At present (Nov 2014), Petronas produces some two million barrels of oil equivalent per day. In five years, if it does not replenish its production, its production will be down to half of what it is now (Nov 2014).

For Marginal Oil Fields Players …

Petronas will not proceed with the awarding of new marginal oil fields unless the price of Brent crude settles above US$80 per barrel.

Although the breakeven for marginal oil fields is US$65 per barrel, they will not look into any such proposals until the global price situation stabilises. It would be comfortable to embark on marginal oil fields only when the price settles down at more than US$80 per barrel.

Marginal oil fields were once a hot topic for the investment community. In fact, these projects were touted as a re-rating catalyst for some listed oil and gas players seeking to venture into the upstream segment.

These oil fields are essentially small and old oil fields belonging to Petronas, for which the oil giant sought to partner with international players together with a local partner, to enter into ‘risk service contracts’ (RSC) that would expose the local players into the world of oil exploration. Under the terms, the joint venture between the local and foreign oil and gas companies are responsible for producing the oil.

For meeting the production targets, the joint venture gets paid. However the RSC contractror does not enjoy any upside from the oil prices nor carry any risk should there be a slide in oil prices.

So far among the companies awarded RSC contracts to develop marginal oil fields are SapuraKencana Petroleum Bhd, Dialog Group Bhd and Petra Energy Bhd.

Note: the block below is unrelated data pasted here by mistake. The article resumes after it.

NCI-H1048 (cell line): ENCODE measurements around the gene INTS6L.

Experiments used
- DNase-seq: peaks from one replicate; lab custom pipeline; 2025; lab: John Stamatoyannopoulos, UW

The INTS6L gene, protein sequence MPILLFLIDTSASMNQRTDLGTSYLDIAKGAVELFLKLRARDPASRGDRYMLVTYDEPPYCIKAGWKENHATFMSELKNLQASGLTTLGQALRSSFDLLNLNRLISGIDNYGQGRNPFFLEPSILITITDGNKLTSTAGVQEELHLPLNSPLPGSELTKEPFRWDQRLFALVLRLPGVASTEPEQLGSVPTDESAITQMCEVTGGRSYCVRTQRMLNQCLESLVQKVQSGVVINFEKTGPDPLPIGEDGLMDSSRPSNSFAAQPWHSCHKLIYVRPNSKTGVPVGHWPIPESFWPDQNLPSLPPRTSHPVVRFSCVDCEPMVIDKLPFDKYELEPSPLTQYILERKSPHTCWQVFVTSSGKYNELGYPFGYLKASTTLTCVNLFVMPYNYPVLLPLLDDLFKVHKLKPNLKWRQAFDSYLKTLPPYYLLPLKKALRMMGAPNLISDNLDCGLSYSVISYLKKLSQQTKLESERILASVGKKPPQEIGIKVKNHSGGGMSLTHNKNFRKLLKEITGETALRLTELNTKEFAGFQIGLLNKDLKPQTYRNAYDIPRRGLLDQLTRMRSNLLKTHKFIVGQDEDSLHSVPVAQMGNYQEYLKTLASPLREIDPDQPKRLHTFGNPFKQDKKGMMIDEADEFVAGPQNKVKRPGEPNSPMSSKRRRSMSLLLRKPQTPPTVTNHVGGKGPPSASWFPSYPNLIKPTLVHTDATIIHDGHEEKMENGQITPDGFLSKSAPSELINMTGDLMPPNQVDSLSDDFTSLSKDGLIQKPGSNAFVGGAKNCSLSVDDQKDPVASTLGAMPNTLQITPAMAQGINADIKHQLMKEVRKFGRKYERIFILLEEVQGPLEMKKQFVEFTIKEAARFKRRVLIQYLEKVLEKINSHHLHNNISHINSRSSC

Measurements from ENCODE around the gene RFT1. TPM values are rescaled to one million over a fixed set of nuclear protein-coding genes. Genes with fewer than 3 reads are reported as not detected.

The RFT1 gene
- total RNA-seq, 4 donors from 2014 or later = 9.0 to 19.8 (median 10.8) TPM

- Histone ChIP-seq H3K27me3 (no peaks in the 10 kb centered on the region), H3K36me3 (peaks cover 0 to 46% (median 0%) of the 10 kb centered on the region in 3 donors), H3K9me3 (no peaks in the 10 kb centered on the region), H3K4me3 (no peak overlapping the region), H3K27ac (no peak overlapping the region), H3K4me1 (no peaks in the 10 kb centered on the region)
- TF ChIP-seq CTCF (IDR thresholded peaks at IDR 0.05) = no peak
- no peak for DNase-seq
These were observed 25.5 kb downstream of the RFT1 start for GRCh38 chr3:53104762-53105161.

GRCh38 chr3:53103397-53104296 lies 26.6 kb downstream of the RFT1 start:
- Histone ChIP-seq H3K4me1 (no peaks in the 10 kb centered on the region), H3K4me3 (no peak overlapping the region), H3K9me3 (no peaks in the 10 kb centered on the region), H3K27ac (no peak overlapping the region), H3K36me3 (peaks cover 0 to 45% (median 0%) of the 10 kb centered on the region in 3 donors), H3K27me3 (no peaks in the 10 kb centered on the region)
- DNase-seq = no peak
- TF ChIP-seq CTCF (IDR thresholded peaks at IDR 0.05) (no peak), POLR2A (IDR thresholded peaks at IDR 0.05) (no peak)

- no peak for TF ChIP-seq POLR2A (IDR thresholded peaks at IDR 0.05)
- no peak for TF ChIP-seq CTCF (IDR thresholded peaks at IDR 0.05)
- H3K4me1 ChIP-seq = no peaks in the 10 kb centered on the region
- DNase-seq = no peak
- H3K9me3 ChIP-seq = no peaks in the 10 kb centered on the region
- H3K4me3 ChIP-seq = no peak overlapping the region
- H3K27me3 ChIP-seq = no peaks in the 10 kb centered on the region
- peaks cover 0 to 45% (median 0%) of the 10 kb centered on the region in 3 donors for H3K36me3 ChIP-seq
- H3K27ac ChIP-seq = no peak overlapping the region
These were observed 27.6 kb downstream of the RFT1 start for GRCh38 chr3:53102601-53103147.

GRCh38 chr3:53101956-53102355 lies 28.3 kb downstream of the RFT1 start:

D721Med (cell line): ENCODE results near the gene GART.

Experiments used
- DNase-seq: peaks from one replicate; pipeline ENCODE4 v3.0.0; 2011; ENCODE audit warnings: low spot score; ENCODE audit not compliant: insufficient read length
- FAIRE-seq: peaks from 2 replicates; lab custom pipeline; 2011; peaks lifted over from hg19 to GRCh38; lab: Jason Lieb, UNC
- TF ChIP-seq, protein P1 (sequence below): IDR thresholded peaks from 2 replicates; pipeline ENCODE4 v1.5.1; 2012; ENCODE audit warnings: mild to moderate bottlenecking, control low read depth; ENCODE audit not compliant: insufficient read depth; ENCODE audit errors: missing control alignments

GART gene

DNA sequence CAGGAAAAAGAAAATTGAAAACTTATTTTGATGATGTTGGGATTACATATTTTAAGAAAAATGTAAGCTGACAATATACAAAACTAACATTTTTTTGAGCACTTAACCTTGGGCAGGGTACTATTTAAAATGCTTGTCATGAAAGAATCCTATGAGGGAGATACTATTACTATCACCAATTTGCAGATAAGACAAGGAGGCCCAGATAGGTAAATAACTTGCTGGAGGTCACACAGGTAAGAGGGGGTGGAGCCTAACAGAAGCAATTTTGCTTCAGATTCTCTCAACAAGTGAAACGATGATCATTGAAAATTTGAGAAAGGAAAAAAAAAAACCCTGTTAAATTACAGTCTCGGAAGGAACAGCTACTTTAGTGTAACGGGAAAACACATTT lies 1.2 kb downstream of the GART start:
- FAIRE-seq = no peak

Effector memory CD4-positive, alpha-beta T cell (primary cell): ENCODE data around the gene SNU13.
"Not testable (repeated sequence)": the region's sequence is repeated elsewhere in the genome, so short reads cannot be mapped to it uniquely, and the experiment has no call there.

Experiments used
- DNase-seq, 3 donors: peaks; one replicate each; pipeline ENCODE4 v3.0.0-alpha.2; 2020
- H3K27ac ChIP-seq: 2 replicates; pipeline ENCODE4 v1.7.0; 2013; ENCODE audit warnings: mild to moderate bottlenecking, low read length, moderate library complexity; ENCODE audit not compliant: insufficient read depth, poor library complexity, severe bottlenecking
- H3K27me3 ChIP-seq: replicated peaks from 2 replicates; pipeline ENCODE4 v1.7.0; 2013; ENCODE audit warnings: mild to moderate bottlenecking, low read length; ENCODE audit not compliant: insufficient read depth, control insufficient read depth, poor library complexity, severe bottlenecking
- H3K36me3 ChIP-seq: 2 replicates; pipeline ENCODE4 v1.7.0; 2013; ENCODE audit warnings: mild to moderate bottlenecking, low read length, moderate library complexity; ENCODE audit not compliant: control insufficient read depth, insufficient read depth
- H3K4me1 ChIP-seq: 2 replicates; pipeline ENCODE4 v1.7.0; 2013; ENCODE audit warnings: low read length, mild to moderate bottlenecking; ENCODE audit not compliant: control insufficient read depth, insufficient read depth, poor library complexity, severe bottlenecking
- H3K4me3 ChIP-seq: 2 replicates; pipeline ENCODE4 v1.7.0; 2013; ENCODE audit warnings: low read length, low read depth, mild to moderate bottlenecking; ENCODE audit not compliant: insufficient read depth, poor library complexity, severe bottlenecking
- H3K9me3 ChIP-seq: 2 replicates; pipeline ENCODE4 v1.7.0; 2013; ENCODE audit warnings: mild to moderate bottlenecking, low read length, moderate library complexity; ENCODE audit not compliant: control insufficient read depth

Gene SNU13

Petronas had in the past identified more than 100 marginal oil fields to pursue RSCs. It was a strategy to grow its reserves. That was when oil prices were much higher. These contracts were awarded when oil prices were above US$100 per barrel. In today’s (Nov 2014) environment of plunging oil prices, RSCs are hardly viable.

The breakeven production for marginal oil fields is US$65 per barrel. If Brent crude is below this level, it is left to be seen if the operations of the existing fields will continue.

Going forward …the Malaysian O&G industry is going through a consolidation.

The contractors and service providers will have to realign themselves to cope with lower oil prices.

Malaysia is best known for its thriving oil and gas industry that is supported by Petronas that spends an average RM60bil per year on capital expenditure. But the spending will be cut by up to 20% from 2015 onwards until the international price of Brent crude has settled down at more than US$80.

A shrinking pie implies that weaker players might be weeded out.

Also lower valuations present attractive entry for some investments especially if there are synergistic propositions. The biggest hurdle, however, is the issue of ownership and corporate structure.

It makes sense for companies to acquire other O&G companies that have synergies.

No comments:

Blog Archive


Please note that all data given are merely blogger's opinion. It is strongly recommended that you do your own analysis and research before investing.